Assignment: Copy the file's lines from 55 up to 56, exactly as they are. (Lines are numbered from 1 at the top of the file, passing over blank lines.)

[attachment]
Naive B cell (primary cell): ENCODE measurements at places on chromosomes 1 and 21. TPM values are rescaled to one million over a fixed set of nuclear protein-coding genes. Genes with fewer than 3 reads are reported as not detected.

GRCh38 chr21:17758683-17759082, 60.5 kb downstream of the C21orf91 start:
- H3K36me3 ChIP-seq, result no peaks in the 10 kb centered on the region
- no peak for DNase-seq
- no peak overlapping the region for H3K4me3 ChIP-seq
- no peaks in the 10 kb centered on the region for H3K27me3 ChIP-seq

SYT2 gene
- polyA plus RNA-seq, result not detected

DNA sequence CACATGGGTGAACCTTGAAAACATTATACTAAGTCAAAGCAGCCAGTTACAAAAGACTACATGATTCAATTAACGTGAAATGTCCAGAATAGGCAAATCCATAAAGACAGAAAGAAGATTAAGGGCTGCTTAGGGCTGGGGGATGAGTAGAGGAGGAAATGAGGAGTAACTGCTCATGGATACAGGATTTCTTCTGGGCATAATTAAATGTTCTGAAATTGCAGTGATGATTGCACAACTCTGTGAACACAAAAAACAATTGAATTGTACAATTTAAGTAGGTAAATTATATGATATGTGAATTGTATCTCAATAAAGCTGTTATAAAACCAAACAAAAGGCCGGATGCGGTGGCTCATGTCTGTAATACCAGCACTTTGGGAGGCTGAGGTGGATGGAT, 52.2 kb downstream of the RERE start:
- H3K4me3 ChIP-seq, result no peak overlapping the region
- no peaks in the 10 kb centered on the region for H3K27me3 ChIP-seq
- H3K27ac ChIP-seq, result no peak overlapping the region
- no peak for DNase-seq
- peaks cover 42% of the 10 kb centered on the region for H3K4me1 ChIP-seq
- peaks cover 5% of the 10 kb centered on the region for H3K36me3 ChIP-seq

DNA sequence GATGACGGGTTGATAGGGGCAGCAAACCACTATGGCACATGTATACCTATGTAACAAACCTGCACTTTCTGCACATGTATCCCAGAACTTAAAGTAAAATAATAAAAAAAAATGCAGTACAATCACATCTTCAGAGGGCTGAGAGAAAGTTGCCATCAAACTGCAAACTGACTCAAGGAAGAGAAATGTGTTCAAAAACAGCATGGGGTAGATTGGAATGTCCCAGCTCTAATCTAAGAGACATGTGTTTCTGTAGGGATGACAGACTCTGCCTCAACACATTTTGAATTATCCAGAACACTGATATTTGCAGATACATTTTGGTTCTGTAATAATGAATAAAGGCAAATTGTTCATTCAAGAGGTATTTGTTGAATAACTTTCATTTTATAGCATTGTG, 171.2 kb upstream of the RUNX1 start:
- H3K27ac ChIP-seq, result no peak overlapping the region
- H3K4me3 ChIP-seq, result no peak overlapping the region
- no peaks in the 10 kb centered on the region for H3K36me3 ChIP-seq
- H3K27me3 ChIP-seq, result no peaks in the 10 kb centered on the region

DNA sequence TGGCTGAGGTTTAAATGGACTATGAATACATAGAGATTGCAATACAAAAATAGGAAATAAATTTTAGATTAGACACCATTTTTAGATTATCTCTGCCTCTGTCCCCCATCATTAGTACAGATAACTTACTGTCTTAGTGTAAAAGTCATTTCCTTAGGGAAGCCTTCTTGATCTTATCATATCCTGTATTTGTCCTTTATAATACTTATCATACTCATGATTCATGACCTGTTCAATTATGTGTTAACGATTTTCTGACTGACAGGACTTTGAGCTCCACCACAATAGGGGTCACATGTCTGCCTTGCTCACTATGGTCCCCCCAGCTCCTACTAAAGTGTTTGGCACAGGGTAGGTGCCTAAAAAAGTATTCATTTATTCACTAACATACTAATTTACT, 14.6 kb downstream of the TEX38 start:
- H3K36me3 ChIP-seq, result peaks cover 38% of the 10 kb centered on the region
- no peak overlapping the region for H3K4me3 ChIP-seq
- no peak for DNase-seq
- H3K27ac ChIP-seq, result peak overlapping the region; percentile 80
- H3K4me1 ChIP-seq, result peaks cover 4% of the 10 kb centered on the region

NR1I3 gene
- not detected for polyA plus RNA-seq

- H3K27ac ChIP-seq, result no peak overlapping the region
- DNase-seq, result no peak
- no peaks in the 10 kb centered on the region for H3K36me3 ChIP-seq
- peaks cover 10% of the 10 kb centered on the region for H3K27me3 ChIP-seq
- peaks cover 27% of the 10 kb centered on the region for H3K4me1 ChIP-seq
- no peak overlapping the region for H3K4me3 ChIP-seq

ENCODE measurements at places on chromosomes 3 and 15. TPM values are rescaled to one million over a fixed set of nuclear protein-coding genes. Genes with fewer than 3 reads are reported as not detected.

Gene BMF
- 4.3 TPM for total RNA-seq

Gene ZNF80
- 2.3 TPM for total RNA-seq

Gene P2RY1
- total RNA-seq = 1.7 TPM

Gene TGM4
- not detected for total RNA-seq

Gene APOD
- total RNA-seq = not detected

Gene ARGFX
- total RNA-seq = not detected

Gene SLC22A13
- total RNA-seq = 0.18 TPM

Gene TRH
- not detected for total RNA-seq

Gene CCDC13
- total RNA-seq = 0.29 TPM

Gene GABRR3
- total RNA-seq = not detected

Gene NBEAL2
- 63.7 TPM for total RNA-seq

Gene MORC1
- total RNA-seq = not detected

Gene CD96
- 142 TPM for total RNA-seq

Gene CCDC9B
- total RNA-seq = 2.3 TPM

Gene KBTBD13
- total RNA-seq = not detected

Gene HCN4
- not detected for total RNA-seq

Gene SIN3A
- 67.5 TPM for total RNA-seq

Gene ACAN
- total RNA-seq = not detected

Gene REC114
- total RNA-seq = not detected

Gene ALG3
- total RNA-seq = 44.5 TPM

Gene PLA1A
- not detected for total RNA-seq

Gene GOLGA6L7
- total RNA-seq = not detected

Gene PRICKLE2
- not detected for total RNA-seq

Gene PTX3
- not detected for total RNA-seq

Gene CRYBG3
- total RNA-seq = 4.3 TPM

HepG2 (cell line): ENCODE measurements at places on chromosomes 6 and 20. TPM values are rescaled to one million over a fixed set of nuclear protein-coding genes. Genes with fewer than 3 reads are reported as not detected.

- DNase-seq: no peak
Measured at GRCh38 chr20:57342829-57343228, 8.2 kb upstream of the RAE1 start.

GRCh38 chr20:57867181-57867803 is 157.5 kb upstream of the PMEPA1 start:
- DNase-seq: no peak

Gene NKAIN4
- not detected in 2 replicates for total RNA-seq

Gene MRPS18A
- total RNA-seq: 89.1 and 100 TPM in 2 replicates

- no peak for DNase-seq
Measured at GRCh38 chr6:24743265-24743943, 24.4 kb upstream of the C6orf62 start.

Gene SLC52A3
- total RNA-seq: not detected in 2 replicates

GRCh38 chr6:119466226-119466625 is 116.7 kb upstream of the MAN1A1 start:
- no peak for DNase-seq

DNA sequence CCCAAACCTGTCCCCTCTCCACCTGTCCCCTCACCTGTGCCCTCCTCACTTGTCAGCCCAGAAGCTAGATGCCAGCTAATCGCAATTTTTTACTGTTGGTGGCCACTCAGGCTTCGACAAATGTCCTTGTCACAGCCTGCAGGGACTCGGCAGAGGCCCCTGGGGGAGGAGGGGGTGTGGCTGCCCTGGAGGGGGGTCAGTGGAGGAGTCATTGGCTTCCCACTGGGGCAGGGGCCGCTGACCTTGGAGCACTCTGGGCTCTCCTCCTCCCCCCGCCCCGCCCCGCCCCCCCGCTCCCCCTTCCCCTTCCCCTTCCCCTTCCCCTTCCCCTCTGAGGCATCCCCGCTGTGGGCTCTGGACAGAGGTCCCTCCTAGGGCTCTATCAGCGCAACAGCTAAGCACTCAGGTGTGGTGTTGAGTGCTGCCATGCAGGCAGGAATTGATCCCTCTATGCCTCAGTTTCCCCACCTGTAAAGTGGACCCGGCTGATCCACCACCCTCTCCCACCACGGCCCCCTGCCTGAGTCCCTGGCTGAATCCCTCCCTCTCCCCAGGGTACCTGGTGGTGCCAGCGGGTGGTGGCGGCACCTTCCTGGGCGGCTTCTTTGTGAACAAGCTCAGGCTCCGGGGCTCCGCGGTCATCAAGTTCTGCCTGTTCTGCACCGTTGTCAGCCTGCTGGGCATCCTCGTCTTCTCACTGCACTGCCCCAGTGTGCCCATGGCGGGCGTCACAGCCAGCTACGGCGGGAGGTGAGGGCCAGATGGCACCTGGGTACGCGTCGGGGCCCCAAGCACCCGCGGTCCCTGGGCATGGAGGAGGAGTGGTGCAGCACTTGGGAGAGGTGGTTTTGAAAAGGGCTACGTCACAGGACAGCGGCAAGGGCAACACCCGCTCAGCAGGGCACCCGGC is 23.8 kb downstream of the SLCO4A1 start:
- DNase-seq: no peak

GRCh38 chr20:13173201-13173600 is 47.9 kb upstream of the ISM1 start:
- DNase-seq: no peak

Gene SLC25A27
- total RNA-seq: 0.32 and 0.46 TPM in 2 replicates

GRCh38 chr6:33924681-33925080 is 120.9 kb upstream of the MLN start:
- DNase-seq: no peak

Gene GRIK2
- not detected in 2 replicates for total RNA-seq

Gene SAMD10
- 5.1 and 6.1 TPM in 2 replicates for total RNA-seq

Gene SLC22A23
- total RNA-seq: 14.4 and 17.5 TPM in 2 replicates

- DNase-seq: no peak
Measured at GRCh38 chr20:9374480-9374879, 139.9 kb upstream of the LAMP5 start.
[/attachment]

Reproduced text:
- total RNA-seq = not detected

Gene NBEAL2